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Buying a Home

Buying a new home can be a scary proposition. After all, you'll be committed to the mortgage longer than it takes to raise a child. But a new home purchase can be the single smartest financial move you ever make when done right.

According to MSN money, the stock market has historically outperformed real estate as an investment, when adjusted for inflation. Real estate grows at about 10% and the stock market at about 11%. That means you need to do some important planning to secure a higher than average return on your real estate investment.

Let's look at the story of Mark and Janice, a couple in their thirties. Each has a secure, long-term job. The two have decided to buy a home and know how to maximize their housing investment.

Planning Ahead

When the couple was first married, they did not feel ready to settle down. Being a wise couple, the two knew they would want to buy a home eventually, so they decided to keep low-value used cars and use the savings to sock away $350 per month towards a future home purchase.

Professional Advice

Now Mark and Janice have reached their thirties and have $42,000 saved. They feel ready to start their house hunt. The couple's financial planner told them to look for a house valued around $210,000 so that they could use their $42,000 as a 20% down payment.

Mortgage Payment Calculators

The couple also checked a mortgage calculator online. But they found that the calculator recommended they apply for both a first mortgage and a second “piggy back” loan, so they could buy a more expensive house and still avoid paying Private Mortgage Insurance (PMI).

But the pair has a child and both work full time. The couple pays $260 per week in daycare costs, but the mortgage calculator did not consider the daycare expenses. If they entered the childcare cost as a credit payment, they found the amount of house they could afford dropped drastically.

Initially, the calculator indicated they could afford a home of $285,844. When daycare was factored in, it dropped to $225,486. Being smart enough to save a down payment, the two were also smart enough to know the calculator was giving them bad advice.

FHA Loans

Mark and Janice also looked to the Federal Housing Administration (FHA) for guidance. They saw that an FHA loan only requires them to come up with 3.5% down payment under a first-time homebuyer loan. The FHA program would let the pair buy a $300,000 home with only $10,500 down.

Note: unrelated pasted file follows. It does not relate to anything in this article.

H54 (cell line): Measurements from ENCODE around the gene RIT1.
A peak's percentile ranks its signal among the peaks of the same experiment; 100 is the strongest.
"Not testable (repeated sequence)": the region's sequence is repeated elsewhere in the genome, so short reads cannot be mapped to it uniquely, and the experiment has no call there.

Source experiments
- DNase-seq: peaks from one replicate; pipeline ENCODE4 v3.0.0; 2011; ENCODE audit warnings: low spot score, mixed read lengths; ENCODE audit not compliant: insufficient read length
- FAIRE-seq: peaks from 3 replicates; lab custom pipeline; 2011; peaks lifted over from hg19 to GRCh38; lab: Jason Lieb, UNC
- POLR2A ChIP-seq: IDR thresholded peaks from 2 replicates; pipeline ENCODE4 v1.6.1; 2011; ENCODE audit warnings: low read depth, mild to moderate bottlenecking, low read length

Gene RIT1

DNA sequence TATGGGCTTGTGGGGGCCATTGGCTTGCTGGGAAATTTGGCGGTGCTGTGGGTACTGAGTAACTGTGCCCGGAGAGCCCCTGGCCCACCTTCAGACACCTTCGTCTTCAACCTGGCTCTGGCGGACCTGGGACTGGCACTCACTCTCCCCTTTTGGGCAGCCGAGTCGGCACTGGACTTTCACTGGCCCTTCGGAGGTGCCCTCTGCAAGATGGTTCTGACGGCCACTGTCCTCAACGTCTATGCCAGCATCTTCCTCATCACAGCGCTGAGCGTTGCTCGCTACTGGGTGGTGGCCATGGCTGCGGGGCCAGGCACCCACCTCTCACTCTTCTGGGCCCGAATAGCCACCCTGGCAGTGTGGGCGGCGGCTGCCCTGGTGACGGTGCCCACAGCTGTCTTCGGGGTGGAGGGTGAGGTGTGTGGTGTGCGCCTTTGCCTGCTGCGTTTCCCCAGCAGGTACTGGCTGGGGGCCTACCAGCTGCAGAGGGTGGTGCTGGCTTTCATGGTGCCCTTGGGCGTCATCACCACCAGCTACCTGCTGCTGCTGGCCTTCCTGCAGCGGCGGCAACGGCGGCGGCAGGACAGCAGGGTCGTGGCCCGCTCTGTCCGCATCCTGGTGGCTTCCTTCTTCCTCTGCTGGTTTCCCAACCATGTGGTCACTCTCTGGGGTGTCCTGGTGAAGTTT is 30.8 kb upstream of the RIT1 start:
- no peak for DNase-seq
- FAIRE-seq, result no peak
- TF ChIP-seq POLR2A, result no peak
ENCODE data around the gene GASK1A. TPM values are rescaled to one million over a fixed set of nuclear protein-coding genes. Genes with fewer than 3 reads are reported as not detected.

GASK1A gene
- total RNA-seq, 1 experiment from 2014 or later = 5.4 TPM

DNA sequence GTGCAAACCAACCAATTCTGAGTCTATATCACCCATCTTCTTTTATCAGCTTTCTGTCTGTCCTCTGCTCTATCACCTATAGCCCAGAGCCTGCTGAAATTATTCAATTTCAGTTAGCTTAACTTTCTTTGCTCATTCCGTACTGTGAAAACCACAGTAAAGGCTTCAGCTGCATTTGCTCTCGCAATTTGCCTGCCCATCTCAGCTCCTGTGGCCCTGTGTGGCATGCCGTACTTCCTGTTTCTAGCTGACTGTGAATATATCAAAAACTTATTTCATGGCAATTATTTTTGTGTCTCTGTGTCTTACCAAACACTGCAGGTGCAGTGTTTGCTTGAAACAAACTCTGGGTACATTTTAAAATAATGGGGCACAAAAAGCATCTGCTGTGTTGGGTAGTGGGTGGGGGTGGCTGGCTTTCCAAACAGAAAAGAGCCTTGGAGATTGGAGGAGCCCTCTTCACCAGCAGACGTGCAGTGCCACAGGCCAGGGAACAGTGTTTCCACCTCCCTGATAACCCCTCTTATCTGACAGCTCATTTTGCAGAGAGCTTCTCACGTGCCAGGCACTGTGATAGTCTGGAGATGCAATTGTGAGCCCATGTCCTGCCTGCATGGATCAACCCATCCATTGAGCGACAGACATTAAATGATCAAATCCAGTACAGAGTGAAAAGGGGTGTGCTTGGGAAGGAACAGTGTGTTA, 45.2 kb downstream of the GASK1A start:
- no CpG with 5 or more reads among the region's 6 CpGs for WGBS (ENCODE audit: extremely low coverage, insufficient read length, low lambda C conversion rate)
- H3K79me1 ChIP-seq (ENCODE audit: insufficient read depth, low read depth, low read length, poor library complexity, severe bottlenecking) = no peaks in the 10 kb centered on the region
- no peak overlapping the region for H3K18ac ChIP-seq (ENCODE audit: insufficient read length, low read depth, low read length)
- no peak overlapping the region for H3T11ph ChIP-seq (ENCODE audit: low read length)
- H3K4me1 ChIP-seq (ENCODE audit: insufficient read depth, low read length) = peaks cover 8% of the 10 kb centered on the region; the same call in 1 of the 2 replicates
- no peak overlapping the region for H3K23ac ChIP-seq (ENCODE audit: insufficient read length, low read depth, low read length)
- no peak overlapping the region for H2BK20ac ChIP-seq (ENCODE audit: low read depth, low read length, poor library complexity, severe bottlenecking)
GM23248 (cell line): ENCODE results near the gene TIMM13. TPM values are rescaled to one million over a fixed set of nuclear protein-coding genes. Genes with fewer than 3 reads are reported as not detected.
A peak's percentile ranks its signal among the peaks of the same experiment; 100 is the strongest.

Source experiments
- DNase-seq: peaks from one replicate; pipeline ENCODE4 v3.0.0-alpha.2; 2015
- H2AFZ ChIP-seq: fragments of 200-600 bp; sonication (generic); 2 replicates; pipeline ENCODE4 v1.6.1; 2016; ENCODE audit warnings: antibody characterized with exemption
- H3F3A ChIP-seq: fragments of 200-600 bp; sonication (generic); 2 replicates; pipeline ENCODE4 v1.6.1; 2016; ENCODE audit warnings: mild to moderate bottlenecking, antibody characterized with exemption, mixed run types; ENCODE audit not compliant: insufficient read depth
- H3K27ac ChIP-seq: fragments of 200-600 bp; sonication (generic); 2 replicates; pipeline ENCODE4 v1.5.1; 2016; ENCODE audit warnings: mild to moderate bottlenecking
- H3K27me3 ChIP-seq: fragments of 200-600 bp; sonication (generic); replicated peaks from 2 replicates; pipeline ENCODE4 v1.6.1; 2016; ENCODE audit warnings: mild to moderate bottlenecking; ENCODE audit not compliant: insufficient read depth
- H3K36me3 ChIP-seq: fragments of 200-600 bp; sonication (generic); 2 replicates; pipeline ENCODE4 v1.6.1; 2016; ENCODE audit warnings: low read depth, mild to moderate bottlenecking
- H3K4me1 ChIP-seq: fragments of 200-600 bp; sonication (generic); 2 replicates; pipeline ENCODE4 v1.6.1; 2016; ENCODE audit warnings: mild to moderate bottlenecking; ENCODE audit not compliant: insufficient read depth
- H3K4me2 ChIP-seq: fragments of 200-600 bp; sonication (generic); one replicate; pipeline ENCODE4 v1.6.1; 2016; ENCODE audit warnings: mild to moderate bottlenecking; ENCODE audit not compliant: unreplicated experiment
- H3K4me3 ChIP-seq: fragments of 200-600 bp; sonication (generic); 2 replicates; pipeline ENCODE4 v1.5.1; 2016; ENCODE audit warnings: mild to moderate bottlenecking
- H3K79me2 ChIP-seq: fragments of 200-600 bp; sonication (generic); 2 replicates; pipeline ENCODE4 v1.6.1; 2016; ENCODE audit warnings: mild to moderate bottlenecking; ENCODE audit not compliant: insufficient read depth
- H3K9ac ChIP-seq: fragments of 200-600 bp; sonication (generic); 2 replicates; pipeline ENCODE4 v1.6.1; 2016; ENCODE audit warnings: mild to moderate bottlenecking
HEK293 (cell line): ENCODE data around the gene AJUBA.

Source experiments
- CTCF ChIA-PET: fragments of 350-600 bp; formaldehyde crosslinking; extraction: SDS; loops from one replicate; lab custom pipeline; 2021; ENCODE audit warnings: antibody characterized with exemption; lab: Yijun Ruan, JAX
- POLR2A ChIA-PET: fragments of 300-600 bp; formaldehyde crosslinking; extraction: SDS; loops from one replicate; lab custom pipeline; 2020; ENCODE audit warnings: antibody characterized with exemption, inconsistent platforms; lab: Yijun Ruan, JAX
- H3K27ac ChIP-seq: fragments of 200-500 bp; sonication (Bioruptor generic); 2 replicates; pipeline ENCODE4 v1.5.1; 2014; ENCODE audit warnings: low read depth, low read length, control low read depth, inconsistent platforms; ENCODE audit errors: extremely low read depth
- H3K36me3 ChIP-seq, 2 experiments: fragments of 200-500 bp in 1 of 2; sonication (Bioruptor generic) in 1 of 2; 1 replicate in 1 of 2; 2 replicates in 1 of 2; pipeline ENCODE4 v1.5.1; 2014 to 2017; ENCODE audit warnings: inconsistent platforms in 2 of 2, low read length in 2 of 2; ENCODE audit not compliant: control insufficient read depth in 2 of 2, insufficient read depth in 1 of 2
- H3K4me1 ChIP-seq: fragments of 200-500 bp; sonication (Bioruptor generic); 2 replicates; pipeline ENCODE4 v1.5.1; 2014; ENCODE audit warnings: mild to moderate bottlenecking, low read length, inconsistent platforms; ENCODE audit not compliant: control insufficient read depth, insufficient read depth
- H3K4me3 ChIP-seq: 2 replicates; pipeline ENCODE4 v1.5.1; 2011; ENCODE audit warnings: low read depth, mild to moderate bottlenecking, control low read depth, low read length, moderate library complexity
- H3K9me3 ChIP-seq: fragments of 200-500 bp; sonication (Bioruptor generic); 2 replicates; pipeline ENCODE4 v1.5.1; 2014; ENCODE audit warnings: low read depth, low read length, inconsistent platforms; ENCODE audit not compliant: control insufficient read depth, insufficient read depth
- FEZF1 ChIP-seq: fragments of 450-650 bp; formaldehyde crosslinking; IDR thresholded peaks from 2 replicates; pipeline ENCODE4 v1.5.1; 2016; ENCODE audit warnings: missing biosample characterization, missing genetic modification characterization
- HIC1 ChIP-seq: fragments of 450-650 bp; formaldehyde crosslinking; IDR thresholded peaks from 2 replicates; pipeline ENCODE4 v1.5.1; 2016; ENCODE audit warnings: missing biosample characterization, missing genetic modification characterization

The two realized that such a small down payment would tie them to the house until they could pay the loan down for at least three years and develop equity in the property. That line of thought also assumed they didn't have to dip into their savings to pay the extra monthly interest fees and PMI. By staying within the 80% loan to value ratio, Mark and Janice felt confident they could still afford the house and would be in a better position to buy a second home if they needed to move.

Working Out the Numbers Ahead of Time

After finding interest rates were about 5%, the couple estimated that they would have a monthly mortgage payment of about $901.68, not including taxes or insurance. They knew they wanted to buy in their hometown, so they called the Town Hall and found out that yearly taxes would be about $2,000 or $167 per month. Insurance would cost them about $60 per month, so their total expected monthly payment would be $1,128.53, if they qualified for the best interest rate.

The couple also worked out estimates at 5.75% and 6.25% ($1,207.07 and $1,261.07 respectively) to make sure they could still afford the payment even if interest rates climbed while they were still home hunting. Armed with this information, the pair set out to find the cheapest house in the best neighborhood they could afford, another excellent piece of advice given by their financial planner.

The Pay Off

In the end, the pair's careful planning paid off well. They were able to apply $200 more to their mortgage every month and paid the house of years ahead of time. They used the month they saved on interest fees and used it to save money towards their daughter's college tuition and a comfortable retirement for them both. The careful planning for their first home influenced the rest of their financial lives, ensuring them a stable and happy life.

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